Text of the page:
The reflectivity factor dbz is the quantity used by most meteorologist. It has the useful property that at different radar wavelengths (e.g. S-band versus C-band) the same amount of precipitation shows up at equal reflectivity factors. The same holds for insects, as well as any other target that is much smaller than the radar wavelength (S-band = 10 cm, C-band = 5 cm), the so-called Rayleigh-scattering limit.

In the case of birds we are outside the Rayleigh limit, because birds are of similar size as the radar wavelength. In this case the reflectivity eta is more similar between S-band and C-band. eta is also more directly related to the density of birds, since eta can be expressed as (bird density) x (radar cross section per bird). For these two reasons, for weather radar ornithologists reflectivity eta is the more conventional unit (instead of reflectivity factor in dBZ).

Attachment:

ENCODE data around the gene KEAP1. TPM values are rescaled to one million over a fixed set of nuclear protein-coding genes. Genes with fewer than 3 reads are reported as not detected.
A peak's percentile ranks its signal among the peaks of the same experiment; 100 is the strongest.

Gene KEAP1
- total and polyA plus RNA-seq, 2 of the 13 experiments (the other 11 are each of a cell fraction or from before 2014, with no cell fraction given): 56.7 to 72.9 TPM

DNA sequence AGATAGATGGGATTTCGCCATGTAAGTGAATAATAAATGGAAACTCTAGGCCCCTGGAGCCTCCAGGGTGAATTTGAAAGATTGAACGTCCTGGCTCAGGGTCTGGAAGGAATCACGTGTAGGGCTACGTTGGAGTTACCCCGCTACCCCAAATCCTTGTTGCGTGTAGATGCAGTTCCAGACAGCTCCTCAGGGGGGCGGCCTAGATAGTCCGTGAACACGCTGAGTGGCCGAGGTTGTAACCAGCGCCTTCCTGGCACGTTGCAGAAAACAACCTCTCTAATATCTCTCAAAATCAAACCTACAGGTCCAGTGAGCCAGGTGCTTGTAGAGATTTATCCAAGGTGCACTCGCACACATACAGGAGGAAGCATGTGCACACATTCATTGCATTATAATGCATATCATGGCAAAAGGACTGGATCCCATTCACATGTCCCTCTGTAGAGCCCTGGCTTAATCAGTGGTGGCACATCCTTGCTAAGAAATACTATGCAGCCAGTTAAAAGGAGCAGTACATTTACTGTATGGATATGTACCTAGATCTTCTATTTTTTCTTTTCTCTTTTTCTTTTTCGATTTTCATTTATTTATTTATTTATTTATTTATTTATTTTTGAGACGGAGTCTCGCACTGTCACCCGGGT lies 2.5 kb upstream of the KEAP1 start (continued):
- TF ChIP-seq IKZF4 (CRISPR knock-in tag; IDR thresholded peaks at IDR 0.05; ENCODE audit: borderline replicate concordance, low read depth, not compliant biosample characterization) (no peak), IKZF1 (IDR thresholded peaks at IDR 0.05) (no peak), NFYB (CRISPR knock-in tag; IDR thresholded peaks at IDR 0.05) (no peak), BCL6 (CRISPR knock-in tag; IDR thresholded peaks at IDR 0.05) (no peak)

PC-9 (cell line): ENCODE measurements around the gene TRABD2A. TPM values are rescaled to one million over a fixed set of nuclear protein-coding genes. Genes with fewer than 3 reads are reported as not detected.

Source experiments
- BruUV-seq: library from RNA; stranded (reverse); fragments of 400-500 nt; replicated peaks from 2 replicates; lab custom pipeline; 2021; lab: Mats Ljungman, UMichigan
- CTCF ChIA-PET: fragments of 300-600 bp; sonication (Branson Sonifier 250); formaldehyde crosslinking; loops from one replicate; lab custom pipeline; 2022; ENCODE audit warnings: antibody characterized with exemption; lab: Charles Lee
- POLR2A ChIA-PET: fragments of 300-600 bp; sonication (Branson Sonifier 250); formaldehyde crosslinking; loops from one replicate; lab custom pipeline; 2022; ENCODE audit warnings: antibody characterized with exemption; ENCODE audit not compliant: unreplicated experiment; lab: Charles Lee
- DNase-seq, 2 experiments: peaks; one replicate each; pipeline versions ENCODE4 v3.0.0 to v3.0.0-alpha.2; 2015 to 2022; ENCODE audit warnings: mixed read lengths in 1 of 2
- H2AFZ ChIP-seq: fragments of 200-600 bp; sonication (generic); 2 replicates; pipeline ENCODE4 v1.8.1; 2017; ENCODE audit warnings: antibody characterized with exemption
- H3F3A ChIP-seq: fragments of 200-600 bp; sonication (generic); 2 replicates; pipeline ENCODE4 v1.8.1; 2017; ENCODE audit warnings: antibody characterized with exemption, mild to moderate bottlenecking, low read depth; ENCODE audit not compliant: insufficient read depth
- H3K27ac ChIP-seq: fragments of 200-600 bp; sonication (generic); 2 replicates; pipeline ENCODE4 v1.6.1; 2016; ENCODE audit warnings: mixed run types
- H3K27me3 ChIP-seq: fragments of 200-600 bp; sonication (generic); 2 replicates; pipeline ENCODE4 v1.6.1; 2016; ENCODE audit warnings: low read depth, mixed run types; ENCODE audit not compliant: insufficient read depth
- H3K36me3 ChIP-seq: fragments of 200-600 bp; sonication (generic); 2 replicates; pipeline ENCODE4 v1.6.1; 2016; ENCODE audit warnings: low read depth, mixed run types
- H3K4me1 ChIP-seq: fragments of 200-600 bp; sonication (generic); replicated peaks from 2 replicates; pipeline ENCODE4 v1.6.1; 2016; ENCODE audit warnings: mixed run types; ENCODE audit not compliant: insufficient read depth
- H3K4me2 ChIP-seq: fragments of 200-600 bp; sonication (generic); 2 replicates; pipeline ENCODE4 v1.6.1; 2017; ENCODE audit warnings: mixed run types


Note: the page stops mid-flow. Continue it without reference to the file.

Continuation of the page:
Exercise 5: If you change your assumption on the bird’s radar cross section in the previous example, and assume it is 10 times as large, what will be the effect on the bird density profile?

The assumed radar cross section can be changed as follows:

Exercise 6: Verify your answers on the previous two questions, by re-plotting the vertical profiles for the bird density quantity.

2.3 Plotting vertical profile time series

We will now examine multiple vertical profiles at once that are ordered into a time series, e.g. the vertical profiles obtained from a single radar over a full day.

Let’s make a plot for a subselection of the time series:

Exercise 7: Interpret the wind barbs in the profile time series figure: what is the approximate speed and direction at 1400 meter at 22 UTC. In the speed barbs, each half flag represents 2.5 m/s, each full flag 5 m/s, each pennant (triangle) 25 m/s.

Exercise 8: Extract the vertical profile at 6 UTC from the time series and plot the vertical profile of ground speeds (quantity ff, see manual for the vp class for full list of available quantities). Check whether your answer to the previous question was approximately correct.